Collaboration Between Artist And Photographer Yields A New Brand Of “Digitally Handcrafted” Images

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Michael Cina has created a world-renowned career by fusing elements of both design and art into a signature style of technically-sound, visually striking, and uniquely glossy works. This approach has brought massive clients ranging from Facebook to Coca-Cola to MTV, as well as fine-art success. His latest efforts involved opening up control of his personal practice, however, as Cina worked side-by-side, though miles away, with a collaborator. For over a year, Cina and New York-based photographer John Klukas worked together to create a new body of work, which they began to call “digitally handmade” – a true synthesis of each creator’s respective styles. This collaboration yielded some twenty works, which are collected in the exhibition, She Who Saw Deep, at Minneapolis’ Public Functionary.

Beginning their complicated collaborative process with photos of the exhibition’s singular muse in Klukas’ New York studio, Cina then took the images and digitally overlaid his handmade paintings in his Minneapolis studio. Working the files back and forth between the two several times, the finished files were often so large and dense that they were as large as 16GB. These pieces were then printed and mounted, where Cina made final edits by hand – embellishing, spraying, drawing, and painting each piece to give them their own unique finish.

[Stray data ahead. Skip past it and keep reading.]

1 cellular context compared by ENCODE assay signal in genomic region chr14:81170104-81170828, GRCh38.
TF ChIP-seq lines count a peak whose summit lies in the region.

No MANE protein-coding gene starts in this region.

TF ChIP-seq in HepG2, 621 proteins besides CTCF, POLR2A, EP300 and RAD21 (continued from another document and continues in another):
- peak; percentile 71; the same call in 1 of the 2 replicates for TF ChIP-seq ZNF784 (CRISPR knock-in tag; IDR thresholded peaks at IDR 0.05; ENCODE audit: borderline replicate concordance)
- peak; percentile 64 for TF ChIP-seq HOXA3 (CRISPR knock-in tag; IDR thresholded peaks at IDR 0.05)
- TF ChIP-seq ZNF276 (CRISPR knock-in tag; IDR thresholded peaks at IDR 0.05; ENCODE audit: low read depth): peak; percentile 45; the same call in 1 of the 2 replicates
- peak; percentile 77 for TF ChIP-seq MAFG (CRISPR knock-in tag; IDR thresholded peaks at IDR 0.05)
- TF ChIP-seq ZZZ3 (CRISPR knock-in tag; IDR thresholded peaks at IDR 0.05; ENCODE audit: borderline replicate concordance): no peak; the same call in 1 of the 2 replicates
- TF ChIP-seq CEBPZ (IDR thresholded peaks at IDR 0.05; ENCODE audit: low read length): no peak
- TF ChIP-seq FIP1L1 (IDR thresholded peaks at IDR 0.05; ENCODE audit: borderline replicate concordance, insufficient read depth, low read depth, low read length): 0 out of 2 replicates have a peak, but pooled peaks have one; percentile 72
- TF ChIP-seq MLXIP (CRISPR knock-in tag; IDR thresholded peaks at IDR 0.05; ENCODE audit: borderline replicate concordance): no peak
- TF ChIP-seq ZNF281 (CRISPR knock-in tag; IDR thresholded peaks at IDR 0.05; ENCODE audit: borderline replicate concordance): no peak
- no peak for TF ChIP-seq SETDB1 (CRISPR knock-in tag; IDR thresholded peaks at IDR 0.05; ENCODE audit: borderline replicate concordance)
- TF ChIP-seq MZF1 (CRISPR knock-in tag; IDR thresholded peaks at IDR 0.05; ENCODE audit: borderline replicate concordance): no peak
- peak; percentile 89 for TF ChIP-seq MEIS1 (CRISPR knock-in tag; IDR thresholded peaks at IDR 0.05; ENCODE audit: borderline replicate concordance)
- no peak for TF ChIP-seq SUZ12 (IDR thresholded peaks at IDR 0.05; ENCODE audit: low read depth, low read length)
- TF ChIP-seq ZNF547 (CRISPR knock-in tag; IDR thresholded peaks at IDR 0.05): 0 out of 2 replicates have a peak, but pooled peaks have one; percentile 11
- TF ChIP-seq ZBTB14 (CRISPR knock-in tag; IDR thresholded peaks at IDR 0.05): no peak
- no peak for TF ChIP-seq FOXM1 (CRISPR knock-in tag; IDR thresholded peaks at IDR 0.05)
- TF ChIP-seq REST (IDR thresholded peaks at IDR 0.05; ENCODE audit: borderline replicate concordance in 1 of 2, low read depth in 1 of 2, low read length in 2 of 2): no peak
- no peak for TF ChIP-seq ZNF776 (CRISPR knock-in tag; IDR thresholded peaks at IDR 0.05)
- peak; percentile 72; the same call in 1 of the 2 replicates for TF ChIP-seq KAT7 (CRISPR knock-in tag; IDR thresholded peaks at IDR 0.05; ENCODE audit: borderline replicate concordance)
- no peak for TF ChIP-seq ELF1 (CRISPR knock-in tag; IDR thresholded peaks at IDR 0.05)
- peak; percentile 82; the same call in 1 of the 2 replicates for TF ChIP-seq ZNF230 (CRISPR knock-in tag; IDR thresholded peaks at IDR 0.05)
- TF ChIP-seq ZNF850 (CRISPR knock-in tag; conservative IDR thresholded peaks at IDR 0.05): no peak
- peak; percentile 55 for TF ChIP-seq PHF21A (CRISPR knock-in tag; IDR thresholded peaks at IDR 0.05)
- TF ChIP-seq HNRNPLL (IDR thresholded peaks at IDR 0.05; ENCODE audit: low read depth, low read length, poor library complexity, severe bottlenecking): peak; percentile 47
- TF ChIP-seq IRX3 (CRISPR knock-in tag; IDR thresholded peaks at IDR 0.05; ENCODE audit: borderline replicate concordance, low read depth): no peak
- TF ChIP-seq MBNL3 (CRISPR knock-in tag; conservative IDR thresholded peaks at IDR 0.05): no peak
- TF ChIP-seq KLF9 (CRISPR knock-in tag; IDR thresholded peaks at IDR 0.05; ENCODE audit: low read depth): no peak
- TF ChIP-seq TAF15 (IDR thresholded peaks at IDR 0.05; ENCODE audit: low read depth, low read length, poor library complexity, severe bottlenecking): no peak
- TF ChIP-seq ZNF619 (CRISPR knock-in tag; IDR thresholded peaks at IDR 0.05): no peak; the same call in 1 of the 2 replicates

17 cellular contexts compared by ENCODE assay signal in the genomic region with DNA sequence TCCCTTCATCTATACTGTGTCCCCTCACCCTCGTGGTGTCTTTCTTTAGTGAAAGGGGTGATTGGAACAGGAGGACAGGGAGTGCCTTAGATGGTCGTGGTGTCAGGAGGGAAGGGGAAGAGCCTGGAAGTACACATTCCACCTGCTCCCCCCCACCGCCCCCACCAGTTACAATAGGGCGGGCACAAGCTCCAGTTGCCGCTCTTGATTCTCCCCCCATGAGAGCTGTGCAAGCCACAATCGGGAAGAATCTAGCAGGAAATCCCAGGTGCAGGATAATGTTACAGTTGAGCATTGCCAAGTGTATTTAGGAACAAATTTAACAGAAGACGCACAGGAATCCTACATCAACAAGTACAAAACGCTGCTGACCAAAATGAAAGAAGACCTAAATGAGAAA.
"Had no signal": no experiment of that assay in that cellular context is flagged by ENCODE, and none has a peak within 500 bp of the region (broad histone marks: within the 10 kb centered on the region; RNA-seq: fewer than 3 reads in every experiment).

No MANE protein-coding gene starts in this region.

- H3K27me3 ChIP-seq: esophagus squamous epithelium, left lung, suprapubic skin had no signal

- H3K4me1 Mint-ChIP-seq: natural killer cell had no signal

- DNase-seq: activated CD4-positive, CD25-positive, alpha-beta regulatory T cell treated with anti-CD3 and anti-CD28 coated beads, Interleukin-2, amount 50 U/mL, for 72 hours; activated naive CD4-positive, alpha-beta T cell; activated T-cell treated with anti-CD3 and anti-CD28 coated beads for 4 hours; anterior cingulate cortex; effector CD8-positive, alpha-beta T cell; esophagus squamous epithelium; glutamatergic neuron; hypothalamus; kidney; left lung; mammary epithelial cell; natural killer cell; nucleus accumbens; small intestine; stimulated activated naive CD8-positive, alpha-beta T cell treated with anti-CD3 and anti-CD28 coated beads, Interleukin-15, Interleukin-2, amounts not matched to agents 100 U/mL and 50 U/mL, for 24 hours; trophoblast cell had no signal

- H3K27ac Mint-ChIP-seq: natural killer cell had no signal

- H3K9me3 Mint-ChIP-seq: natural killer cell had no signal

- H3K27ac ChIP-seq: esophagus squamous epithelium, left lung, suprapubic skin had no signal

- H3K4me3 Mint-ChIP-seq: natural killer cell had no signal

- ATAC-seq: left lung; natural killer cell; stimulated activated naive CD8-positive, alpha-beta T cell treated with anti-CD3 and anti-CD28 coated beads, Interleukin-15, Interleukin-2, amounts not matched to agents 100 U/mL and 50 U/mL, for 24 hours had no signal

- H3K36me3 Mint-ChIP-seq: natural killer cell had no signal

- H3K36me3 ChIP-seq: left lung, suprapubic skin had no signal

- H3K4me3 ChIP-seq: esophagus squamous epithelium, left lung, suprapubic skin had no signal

The digitally handcrafted images in She Who Saw Deep are then titled around the loose parallel of the Epic of Gilgamesh, “where the hero passes through the absolute darkness of grief, fear and death to be reborn into the light…the resulting works in this exhibit are both a visual and conceptual interpretation of this classic and universal human story.” Public Functionary, which offered support for the printing and creation of the works, is offering unique, limited-edition prints of these collaborative works, which can be purchased here.

She Who Saw Deep is currently on view now through July 13th at Public Functionary in Minneapolis, Minnesota, USA. 

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Jordan Kasey’s Surreal Paintings Of Faceless Beings And The Natural World

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Baltimore-based artist Jordan Kasey creates large-scale oil paintings of surreal scenes that include monumental figures and objects. In these strange worlds, her subjects occupy entire compositions and are often distorted by a canvas’ constraints. Although they could seemingly exist anywhere, we see them fused with both the aquatic and natural landscape.